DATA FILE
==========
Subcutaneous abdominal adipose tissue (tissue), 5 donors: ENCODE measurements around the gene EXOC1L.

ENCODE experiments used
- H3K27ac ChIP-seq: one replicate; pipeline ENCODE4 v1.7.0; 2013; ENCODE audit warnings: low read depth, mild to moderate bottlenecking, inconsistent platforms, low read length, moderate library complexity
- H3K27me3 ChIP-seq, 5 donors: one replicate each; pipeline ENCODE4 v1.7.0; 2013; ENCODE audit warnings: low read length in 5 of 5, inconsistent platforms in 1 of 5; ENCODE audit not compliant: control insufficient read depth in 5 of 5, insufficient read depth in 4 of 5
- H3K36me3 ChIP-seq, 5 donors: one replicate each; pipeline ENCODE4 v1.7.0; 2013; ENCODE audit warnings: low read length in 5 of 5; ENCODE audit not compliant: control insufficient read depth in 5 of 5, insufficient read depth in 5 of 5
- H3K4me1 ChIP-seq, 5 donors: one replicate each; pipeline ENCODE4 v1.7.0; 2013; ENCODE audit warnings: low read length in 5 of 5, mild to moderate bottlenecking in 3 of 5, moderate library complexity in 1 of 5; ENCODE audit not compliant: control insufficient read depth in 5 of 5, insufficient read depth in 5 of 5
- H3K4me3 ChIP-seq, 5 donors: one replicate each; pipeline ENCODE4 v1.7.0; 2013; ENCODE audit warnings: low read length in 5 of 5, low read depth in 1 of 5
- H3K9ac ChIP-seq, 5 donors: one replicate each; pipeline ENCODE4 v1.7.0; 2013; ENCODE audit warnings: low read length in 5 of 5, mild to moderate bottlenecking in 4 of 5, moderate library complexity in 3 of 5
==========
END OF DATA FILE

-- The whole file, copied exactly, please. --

Subcutaneous abdominal adipose tissue (tissue), 5 donors: ENCODE measurements around the gene EXOC1L.

ENCODE experiments used
- H3K27ac ChIP-seq: one replicate; pipeline ENCODE4 v1.7.0; 2013; ENCODE audit warnings: low read depth, mild to moderate bottlenecking, inconsistent platforms, low read length, moderate library complexity
- H3K27me3 ChIP-seq, 5 donors: one replicate each; pipeline ENCODE4 v1.7.0; 2013; ENCODE audit warnings: low read length in 5 of 5, inconsistent platforms in 1 of 5; ENCODE audit not compliant: control insufficient read depth in 5 of 5, insufficient read depth in 4 of 5
- H3K36me3 ChIP-seq, 5 donors: one replicate each; pipeline ENCODE4 v1.7.0; 2013; ENCODE audit warnings: low read length in 5 of 5; ENCODE audit not compliant: control insufficient read depth in 5 of 5, insufficient read depth in 5 of 5
- H3K4me1 ChIP-seq, 5 donors: one replicate each; pipeline ENCODE4 v1.7.0; 2013; ENCODE audit warnings: low read length in 5 of 5, mild to moderate bottlenecking in 3 of 5, moderate library complexity in 1 of 5; ENCODE audit not compliant: control insufficient read depth in 5 of 5, insufficient read depth in 5 of 5
- H3K4me3 ChIP-seq, 5 donors: one replicate each; pipeline ENCODE4 v1.7.0; 2013; ENCODE audit warnings: low read length in 5 of 5, low read depth in 1 of 5
- H3K9ac ChIP-seq, 5 donors: one replicate each; pipeline ENCODE4 v1.7.0; 2013; ENCODE audit warnings: low read length in 5 of 5, mild to moderate bottlenecking in 4 of 5, moderate library complexity in 3 of 5